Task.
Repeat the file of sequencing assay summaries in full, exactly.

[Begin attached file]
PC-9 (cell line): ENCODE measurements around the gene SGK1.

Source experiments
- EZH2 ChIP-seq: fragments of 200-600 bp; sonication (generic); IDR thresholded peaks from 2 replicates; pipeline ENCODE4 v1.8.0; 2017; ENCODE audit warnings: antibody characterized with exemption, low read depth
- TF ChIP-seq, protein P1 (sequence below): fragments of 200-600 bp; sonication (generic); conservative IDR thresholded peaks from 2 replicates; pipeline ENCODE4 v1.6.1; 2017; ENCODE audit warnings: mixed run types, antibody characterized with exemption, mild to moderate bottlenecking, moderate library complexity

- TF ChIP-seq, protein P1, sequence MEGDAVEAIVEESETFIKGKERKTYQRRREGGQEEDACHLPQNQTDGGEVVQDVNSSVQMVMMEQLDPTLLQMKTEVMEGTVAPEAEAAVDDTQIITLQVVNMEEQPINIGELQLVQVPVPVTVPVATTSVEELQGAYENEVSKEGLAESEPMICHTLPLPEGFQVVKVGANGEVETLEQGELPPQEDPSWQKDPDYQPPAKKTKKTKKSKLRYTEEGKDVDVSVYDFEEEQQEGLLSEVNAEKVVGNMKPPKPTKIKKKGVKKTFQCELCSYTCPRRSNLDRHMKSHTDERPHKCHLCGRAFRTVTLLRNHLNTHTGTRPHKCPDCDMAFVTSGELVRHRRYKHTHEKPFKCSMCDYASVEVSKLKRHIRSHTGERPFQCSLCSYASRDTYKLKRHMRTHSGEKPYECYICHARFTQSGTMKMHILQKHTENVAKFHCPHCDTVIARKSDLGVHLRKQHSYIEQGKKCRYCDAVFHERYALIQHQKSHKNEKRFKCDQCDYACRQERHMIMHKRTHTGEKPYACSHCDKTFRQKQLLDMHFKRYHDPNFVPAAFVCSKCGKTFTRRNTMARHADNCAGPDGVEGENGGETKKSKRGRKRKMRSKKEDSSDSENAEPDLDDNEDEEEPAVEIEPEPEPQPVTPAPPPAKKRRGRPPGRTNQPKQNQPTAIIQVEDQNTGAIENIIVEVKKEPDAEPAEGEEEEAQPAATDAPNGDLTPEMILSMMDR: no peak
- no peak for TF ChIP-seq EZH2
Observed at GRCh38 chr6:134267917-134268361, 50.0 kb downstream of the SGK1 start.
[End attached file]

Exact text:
PC-9 (cell line): ENCODE measurements around the gene SGK1.

Source experiments
- EZH2 ChIP-seq: fragments of 200-600 bp; sonication (generic); IDR thresholded peaks from 2 replicates; pipeline ENCODE4 v1.8.0; 2017; ENCODE audit warnings: antibody characterized with exemption, low read depth
- TF ChIP-seq, protein P1 (sequence below): fragments of 200-600 bp; sonication (generic); conservative IDR thresholded peaks from 2 replicates; pipeline ENCODE4 v1.6.1; 2017; ENCODE audit warnings: mixed run types, antibody characterized with exemption, mild to moderate bottlenecking, moderate library complexity

- TF ChIP-seq, protein P1, sequence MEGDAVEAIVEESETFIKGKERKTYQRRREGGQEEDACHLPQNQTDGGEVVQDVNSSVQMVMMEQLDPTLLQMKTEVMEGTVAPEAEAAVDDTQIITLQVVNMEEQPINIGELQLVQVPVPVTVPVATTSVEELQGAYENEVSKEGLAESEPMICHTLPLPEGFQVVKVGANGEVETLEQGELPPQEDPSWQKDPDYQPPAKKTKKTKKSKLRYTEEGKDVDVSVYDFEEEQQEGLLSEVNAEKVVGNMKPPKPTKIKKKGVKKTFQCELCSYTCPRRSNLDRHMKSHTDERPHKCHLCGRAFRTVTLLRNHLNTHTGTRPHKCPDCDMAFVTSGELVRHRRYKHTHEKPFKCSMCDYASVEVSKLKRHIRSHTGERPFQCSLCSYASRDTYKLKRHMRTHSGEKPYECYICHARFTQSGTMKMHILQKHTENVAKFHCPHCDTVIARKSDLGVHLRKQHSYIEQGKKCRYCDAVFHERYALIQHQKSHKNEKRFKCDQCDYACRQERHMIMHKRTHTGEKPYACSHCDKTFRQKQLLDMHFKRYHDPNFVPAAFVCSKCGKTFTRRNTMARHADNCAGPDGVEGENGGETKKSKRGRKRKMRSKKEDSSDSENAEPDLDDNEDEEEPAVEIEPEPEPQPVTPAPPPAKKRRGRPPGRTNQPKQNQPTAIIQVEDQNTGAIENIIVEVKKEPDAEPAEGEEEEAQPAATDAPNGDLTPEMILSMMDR: no peak
- no peak for TF ChIP-seq EZH2
Observed at GRCh38 chr6:134267917-134268361, 50.0 kb downstream of the SGK1 start.